SACV
SACV

@tim_baran @djwaldow Excellent post. Very thoughtprovoking. Thanks.

panarosmith2
panarosmith2

It's similar to our relationship to food. We ( Americans) tend to be an all or nothing kind of clan. Balance is the key. have your cake-just don't eat it all day long.

 

djwaldow
djwaldow moderator

Erin! First trip without your children is 6 years? WOW. Ha. 

 

" I was too busy just enjoying my Fat Tire, making eye contact with my husband and reading by the pool."

 

That's what it's all about, right? I'm not even close to figuring this whole thing out - the balance. I'm such an "all or nothing" guy which makes it tough.

 

Thanks so much for proving that it's possible! 

djwaldow
djwaldow moderator

 @pilarbower Sweet. That was one of the goals of this posts ... to make you THINK!

 

While I know about GetGlue, I've never actually used it. Seems to make more sense to me in that it's very much "community" oriented around an event (or in this case, a TV show).

djwaldow
djwaldow moderator

 @lamiki Thanks for adding to the discussion. Curious about foursquare. As involved as I am in SoMed, I've never ever once "check-in." Not sure I get the phenomenon. What's the point in announcing to "your followers" where you are? I know - you could ask similar questions about posting to FB and Twitter. Just ... don't get it.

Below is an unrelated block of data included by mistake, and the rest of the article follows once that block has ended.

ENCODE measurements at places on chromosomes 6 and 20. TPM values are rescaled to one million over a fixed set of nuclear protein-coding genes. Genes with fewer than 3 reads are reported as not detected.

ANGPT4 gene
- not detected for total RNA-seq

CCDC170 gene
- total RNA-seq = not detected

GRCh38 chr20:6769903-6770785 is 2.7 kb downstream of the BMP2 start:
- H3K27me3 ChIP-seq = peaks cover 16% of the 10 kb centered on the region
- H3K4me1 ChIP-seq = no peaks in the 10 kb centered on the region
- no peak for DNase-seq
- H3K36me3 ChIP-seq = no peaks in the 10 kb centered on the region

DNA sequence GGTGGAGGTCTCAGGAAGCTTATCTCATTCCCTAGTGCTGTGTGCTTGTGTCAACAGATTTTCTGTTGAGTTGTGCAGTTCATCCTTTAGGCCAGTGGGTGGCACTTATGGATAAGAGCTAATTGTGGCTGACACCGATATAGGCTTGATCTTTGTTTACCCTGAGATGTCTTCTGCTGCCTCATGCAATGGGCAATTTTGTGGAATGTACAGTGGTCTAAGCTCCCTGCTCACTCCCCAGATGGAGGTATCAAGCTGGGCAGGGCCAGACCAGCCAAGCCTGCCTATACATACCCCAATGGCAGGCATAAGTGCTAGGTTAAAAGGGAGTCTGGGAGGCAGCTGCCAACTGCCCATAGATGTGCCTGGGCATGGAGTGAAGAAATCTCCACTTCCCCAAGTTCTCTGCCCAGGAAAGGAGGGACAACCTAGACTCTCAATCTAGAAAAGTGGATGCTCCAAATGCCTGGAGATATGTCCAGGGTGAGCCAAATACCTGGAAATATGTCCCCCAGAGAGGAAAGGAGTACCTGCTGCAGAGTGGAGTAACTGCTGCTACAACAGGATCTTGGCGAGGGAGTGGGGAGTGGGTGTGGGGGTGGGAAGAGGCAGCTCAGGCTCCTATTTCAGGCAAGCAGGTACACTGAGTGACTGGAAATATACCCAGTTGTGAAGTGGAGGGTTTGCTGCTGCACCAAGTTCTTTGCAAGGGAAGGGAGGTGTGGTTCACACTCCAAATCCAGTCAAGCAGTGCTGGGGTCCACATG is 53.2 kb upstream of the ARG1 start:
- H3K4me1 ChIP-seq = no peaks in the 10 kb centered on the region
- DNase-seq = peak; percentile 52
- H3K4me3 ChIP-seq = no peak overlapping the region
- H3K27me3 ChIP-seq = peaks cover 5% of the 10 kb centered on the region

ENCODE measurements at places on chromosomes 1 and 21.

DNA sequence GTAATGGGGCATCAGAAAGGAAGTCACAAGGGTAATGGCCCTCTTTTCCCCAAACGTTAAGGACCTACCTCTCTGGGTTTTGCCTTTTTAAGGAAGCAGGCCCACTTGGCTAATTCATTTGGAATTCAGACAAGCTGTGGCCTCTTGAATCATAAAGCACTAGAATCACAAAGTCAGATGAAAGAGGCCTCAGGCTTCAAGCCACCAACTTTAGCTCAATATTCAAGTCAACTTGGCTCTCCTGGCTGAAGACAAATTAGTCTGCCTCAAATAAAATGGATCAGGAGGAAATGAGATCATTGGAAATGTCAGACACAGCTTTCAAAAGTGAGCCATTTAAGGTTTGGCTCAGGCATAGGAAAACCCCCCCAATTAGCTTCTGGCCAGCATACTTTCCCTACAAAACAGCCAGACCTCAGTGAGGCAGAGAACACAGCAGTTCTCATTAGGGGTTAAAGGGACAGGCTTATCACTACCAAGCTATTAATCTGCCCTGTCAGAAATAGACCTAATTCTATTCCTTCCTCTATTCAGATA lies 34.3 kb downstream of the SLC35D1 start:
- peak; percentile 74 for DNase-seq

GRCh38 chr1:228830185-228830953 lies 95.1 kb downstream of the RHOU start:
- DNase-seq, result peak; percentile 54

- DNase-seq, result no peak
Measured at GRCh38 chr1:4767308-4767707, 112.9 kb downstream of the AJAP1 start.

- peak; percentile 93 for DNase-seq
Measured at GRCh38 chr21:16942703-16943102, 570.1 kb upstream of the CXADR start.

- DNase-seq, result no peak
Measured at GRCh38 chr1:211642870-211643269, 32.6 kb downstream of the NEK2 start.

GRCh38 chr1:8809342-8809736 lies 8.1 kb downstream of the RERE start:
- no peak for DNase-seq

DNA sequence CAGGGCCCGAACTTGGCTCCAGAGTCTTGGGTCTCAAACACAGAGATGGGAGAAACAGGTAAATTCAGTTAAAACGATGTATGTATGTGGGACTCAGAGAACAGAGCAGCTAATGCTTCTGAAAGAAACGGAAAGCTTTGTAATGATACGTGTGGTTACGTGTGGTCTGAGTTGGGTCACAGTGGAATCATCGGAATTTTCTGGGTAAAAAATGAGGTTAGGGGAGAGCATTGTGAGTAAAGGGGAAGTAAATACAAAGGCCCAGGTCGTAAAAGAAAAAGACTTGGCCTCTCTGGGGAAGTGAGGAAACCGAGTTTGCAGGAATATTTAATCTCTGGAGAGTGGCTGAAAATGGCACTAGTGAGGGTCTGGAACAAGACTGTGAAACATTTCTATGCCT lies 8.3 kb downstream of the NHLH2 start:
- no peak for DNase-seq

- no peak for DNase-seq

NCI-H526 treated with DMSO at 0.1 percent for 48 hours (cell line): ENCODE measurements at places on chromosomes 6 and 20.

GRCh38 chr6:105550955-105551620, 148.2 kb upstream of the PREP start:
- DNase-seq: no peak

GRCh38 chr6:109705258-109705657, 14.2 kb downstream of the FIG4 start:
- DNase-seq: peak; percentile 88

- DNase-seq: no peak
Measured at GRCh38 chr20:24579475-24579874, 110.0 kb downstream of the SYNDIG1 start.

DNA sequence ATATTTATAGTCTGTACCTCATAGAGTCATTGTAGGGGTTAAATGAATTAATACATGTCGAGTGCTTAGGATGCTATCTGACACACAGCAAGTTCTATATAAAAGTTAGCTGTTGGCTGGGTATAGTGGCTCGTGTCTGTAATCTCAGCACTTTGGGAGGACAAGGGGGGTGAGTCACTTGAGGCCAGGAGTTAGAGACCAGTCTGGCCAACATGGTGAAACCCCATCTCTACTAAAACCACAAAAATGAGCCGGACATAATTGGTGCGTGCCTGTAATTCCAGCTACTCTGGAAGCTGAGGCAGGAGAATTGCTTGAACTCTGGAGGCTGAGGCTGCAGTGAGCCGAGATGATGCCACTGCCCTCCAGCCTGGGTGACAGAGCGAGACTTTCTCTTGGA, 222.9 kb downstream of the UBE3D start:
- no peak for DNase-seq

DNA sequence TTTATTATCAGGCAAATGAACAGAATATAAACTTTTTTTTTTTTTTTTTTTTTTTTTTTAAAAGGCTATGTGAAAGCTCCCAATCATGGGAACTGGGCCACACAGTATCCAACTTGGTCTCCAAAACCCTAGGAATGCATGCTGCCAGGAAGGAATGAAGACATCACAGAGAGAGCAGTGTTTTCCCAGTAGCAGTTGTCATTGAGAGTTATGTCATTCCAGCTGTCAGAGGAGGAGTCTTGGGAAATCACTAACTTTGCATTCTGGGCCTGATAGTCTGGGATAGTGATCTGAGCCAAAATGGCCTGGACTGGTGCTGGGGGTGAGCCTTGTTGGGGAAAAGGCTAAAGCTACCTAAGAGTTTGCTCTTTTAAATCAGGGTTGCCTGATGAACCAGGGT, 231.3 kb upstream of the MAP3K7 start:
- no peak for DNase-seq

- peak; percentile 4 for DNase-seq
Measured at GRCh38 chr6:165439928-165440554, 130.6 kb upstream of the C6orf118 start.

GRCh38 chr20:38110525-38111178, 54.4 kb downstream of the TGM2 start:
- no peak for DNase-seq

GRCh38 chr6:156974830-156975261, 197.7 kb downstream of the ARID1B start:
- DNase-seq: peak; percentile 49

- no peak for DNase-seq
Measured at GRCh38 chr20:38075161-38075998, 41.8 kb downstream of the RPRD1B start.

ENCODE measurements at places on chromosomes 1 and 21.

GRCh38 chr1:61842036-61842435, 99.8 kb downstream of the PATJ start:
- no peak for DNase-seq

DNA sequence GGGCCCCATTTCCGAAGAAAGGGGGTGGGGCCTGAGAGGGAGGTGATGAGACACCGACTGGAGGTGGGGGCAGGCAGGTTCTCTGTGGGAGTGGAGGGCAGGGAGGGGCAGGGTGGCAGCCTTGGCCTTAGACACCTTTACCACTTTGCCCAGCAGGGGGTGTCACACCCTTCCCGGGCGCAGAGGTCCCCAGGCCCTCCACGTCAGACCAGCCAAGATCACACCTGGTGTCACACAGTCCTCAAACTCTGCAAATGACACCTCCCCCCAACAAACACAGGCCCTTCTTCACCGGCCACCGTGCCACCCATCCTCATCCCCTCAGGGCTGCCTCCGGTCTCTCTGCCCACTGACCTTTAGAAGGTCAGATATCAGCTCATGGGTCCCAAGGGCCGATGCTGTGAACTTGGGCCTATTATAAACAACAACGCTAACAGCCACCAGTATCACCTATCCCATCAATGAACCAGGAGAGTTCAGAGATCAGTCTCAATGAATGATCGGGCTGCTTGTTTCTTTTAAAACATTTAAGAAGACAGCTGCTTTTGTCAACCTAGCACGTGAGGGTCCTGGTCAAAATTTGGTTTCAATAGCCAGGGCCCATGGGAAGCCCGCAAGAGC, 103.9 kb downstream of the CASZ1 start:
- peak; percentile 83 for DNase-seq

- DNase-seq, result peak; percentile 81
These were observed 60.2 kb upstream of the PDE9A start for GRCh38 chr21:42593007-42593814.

I like your rules too. Make sense.

djwaldow
djwaldow moderator

 @DrewMiller "Nothing can replace the power of face-to-face interaction with other people - it's built into our DNA as humans." 100% agree. I think for me, personally, it's more of a challenge as I work from home. I do feel that "out of touch" sense ... often. That's why I go to Starbucks!

 

Thanks for your comments and insight. Much appreciated!

djwaldow
djwaldow moderator

 @kimkircher LOVE this, "Our current world offers many ways to become obsessed, but the best way to be happy and free is to be present." 

 

You also make an excellent point about "preserving the moment." It's almost as if Facebook's timeline and our photostream have replaced the "old school" pictures, right? Interesting. As long as we are not OVER doing that kinda stuff, I'm cool with it. 

Thanks for your comments and insight.

djwaldow
djwaldow moderator